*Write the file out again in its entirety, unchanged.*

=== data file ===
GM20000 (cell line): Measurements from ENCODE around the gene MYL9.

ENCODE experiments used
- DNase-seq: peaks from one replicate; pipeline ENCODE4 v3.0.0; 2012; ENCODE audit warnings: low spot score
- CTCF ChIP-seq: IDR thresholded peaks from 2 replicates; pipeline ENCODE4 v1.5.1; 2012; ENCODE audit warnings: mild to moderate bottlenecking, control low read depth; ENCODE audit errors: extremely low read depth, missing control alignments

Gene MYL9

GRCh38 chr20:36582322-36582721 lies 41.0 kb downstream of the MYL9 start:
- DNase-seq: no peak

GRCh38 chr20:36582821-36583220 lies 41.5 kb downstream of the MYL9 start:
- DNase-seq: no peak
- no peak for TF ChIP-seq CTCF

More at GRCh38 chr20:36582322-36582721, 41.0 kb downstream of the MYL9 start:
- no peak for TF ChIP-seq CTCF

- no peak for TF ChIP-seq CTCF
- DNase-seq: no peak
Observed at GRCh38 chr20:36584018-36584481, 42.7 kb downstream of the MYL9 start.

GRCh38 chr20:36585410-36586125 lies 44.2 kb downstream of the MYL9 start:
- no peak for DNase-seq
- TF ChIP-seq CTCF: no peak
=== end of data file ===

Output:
GM20000 (cell line): Measurements from ENCODE around the gene MYL9.

ENCODE experiments used
- DNase-seq: peaks from one replicate; pipeline ENCODE4 v3.0.0; 2012; ENCODE audit warnings: low spot score
- CTCF ChIP-seq: IDR thresholded peaks from 2 replicates; pipeline ENCODE4 v1.5.1; 2012; ENCODE audit warnings: mild to moderate bottlenecking, control low read depth; ENCODE audit errors: extremely low read depth, missing control alignments

Gene MYL9

GRCh38 chr20:36582322-36582721 lies 41.0 kb downstream of the MYL9 start:
- DNase-seq: no peak

GRCh38 chr20:36582821-36583220 lies 41.5 kb downstream of the MYL9 start:
- DNase-seq: no peak
- no peak for TF ChIP-seq CTCF

More at GRCh38 chr20:36582322-36582721, 41.0 kb downstream of the MYL9 start:
- no peak for TF ChIP-seq CTCF

- no peak for TF ChIP-seq CTCF
- DNase-seq: no peak
Observed at GRCh38 chr20:36584018-36584481, 42.7 kb downstream of the MYL9 start.

GRCh38 chr20:36585410-36586125 lies 44.2 kb downstream of the MYL9 start:
- no peak for DNase-seq
- TF ChIP-seq CTCF: no peak